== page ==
I’ve been on creative hiatus this summer, and I accept that. It’s just almost impossible to maintain energy for “extra” writing when I’m working for a living (as a writer) and the kids are home.

But that back-to-school energy is in the air, and I can feel the creative urge returning. I’ve decided that one way I’m going to encourage myself to act on that urge is to take the BlogHer September challenge to post a blog every day. I can’t promise that every post will be of high quality — or very long — but they’ll be consistent. (I stand in awe of Sweet Mother, who has posted every day this whole year. And she’s funny every time.)

In graduate school back in the ’90s I took in a particular idea of what being a Writer was — a Hemingway-esque pattern studded with substance abuse and characterized by daily stretches of intense work uninterrupted by any family obligations. (Is this a myth, or is it true that he had a slot in his door through which his [current] wife would slip his meals…and his booze?) When I take it seriously, this model for the writing life irritates me at least and pushes me to despair at most.

Here’s my secret, the hidden heresy of an MFA program graduate: I don’t want to write at the expense of all else, I don’t always feel like writing, and I don’t ascribe to the belief that I should make myself do it every day at all costs.

Does this exclude me from The Real Writers’ Club? Maybe. Do I care? Maybe not.

Recently on Facebook I encountered a woman I knew vaguely, years ago. She’s having what appears to be a very successful writing and teaching career, and as I snooped around her page I felt an acute pang of envy and deprivation (She’s taken my parking space! There’s no room for me!). I had to use some of the various tools I’ve learned to quiet the “I’m not as good as XYZ” voice. It helped to talk myself through a few things:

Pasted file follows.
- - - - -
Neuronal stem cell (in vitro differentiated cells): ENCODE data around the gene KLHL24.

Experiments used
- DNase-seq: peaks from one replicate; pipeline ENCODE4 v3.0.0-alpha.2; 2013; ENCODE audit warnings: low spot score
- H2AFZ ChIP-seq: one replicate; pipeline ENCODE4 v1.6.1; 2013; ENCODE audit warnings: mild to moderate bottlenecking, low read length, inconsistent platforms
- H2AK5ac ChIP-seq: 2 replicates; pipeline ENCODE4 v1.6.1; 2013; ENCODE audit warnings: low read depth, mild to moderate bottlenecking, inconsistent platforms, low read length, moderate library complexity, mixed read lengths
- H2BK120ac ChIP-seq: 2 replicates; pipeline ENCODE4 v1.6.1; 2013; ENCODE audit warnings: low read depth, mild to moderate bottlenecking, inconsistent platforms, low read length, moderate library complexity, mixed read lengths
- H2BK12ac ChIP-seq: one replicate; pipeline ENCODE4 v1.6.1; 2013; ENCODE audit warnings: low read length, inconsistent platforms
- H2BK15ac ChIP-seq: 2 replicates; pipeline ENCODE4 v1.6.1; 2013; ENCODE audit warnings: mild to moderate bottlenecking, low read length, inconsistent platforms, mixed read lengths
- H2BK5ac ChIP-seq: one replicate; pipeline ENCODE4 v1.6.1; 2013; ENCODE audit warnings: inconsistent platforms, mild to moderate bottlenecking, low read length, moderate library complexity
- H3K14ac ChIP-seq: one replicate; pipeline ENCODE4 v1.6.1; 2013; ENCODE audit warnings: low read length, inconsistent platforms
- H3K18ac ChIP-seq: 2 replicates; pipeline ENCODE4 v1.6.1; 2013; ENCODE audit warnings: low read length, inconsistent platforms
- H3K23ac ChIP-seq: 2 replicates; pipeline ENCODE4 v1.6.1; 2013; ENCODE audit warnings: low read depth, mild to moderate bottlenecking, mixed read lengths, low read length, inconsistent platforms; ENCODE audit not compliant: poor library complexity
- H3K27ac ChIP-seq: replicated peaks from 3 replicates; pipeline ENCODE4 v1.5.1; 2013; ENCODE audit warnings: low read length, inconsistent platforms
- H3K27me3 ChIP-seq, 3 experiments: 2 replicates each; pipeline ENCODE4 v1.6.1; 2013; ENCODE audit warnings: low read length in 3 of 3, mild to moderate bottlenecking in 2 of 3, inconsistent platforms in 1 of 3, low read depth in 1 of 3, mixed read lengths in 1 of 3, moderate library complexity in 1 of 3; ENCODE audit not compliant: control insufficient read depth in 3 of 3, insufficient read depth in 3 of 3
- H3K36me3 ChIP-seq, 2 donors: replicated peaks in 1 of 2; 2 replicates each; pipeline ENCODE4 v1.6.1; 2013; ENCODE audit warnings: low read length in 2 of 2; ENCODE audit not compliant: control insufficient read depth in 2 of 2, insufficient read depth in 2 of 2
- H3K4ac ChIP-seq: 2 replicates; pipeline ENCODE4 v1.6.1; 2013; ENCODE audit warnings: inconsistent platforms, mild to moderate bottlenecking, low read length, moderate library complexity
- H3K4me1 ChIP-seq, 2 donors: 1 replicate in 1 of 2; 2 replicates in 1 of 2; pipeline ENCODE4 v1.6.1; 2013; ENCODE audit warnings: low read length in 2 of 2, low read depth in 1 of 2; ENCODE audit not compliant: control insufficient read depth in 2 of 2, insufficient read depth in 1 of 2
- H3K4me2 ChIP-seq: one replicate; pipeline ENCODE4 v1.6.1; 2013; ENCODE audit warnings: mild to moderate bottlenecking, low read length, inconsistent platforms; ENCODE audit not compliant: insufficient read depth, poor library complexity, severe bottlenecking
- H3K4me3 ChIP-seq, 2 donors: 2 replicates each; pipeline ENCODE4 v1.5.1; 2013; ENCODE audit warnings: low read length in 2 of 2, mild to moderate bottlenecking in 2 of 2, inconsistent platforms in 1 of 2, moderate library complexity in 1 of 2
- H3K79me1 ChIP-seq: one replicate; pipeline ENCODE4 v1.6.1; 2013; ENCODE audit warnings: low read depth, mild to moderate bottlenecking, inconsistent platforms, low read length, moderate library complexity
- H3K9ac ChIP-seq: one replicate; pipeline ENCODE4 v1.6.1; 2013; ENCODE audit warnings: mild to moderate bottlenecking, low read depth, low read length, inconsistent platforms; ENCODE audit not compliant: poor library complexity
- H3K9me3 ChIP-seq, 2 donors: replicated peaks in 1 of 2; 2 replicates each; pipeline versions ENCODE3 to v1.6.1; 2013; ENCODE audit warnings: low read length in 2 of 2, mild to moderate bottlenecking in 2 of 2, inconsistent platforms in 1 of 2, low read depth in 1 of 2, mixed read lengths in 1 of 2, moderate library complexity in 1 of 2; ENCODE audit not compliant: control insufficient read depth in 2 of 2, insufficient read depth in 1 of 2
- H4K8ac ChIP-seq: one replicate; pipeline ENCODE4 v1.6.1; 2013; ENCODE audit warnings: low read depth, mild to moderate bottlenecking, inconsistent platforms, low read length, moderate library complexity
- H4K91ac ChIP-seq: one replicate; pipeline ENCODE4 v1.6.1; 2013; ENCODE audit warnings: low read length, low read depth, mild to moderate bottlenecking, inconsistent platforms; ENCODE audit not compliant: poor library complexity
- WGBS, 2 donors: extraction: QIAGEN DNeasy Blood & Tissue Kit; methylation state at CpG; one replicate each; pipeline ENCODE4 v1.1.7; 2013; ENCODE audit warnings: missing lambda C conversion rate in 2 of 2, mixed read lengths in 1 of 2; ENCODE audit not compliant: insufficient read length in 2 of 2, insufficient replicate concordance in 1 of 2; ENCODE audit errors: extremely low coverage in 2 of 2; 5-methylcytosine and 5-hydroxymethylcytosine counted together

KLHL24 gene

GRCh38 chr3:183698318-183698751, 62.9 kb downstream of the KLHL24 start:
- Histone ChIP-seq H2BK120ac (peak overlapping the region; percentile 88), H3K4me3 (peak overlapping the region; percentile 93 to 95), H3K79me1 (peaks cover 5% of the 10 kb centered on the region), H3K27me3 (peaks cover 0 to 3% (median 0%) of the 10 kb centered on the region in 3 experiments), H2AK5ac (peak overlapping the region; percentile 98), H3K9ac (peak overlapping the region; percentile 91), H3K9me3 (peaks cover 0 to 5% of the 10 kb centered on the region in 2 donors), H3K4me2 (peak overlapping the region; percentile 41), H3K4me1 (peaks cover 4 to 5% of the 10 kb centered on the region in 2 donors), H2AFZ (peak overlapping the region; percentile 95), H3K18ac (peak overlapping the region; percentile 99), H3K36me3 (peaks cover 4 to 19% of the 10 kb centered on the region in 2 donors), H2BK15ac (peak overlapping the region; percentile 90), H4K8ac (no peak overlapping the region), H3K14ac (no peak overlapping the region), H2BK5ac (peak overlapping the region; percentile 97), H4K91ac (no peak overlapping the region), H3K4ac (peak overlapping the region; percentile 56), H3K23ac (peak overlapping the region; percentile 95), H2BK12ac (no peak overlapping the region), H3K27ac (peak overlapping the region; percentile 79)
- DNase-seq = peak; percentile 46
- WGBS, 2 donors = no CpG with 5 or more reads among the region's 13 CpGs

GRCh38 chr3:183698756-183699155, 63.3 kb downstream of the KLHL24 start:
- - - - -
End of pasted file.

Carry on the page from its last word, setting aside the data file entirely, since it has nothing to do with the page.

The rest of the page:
• I don’t know what goes on inside this woman’s head or heart; I only see the surface details of her life.
  • I don’t want to be a writing teacher in an academic setting. So why the envy?
  • I wouldn’t trade the particular people or circumstances of my life for anything, really — my children, my partner, the people with whom I walk my spiritual path — it’s all precious. And painfully hard-won.

Sure, it’s September, a time of year when I start to ramp up my activity level. But I want to enjoy that flush of renewed energy without adding a brittle layer of comparison over it. I am a writer. I write. But it’s not the only way I experience myself. I get to write for the pleasure of it, when I want to — not to prove anything. What a relief.


About Kate

Things are weird in the wide world -- and like everyone else, most days I'm used to it. But to shake things up for myself, I like to notice and write about stuff that strikes me as both beautiful and strange, fascinating and repulsive, sweet and sour -- like how the steamy, stinky air that comes up from the BART vents at 16th Street Mission reminds me of being twenty-two, apparently immortal, and in love.

6 responses »

  1. danette says:

    yay! i am so glad that you’re back! i’ve missed reading your thoughts and hearing about your experiences – funny, sad, thoughtful…always truthful. xoxo

  2. Kate says:

    Thanks, Danette! I’m glad you’re reading…

  3. Debbie Gilman says:

    Glad you’re back!

  4. jewlee says:

    Welcome back buddy. I love your brain, heart and your life.

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